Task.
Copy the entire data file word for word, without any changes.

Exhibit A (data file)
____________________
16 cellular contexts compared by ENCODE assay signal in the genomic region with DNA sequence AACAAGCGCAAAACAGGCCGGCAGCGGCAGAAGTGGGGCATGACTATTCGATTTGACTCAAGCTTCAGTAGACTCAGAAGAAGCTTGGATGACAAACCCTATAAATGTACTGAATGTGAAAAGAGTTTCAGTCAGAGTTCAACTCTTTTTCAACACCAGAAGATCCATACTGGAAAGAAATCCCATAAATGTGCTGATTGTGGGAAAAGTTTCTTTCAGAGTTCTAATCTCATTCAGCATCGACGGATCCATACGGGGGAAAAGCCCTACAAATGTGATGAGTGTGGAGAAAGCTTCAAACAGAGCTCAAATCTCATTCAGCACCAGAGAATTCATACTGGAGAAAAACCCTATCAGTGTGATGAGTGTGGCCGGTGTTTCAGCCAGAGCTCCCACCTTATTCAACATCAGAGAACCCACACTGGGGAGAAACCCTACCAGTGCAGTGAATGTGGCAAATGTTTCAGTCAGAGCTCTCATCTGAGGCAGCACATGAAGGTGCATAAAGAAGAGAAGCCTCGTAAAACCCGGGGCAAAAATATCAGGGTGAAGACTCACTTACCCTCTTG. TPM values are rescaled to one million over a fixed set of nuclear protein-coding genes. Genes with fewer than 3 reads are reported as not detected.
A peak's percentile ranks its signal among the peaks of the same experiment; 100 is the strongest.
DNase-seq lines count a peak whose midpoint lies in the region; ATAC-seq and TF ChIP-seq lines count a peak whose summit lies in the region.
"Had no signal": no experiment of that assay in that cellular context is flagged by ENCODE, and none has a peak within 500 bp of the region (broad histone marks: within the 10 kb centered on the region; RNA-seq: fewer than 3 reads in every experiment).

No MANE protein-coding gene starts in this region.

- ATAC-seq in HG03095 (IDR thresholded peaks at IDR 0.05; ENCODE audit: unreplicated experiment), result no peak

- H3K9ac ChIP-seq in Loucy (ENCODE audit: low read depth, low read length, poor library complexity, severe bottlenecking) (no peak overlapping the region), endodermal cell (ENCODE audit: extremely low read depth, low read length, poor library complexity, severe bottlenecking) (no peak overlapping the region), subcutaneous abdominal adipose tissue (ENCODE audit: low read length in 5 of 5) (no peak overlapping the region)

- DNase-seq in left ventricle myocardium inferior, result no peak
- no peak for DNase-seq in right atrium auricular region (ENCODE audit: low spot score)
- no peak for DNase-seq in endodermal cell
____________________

16 cellular contexts compared by ENCODE assay signal in the genomic region with DNA sequence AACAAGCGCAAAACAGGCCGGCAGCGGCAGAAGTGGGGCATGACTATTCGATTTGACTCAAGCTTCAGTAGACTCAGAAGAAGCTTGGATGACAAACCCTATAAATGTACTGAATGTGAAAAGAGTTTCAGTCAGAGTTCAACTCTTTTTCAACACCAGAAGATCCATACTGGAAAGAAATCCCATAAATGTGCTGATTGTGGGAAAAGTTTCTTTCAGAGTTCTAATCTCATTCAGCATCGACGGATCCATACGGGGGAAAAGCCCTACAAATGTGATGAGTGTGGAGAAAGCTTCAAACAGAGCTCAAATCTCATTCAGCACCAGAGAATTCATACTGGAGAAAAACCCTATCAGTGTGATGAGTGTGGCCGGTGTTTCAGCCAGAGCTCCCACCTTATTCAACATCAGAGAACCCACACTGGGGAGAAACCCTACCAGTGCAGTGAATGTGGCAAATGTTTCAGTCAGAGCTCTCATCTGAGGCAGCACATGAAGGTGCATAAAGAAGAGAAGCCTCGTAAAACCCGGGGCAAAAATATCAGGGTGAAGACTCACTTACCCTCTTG. TPM values are rescaled to one million over a fixed set of nuclear protein-coding genes. Genes with fewer than 3 reads are reported as not detected.
A peak's percentile ranks its signal among the peaks of the same experiment; 100 is the strongest.
DNase-seq lines count a peak whose midpoint lies in the region; ATAC-seq and TF ChIP-seq lines count a peak whose summit lies in the region.
"Had no signal": no experiment of that assay in that cellular context is flagged by ENCODE, and none has a peak within 500 bp of the region (broad histone marks: within the 10 kb centered on the region; RNA-seq: fewer than 3 reads in every experiment).

No MANE protein-coding gene starts in this region.

- ATAC-seq in HG03095 (IDR thresholded peaks at IDR 0.05; ENCODE audit: unreplicated experiment), result no peak

- H3K9ac ChIP-seq in Loucy (ENCODE audit: low read depth, low read length, poor library complexity, severe bottlenecking) (no peak overlapping the region), endodermal cell (ENCODE audit: extremely low read depth, low read length, poor library complexity, severe bottlenecking) (no peak overlapping the region), subcutaneous abdominal adipose tissue (ENCODE audit: low read length in 5 of 5) (no peak overlapping the region)

- DNase-seq in left ventricle myocardium inferior, result no peak
- no peak for DNase-seq in right atrium auricular region (ENCODE audit: low spot score)
- no peak for DNase-seq in endodermal cell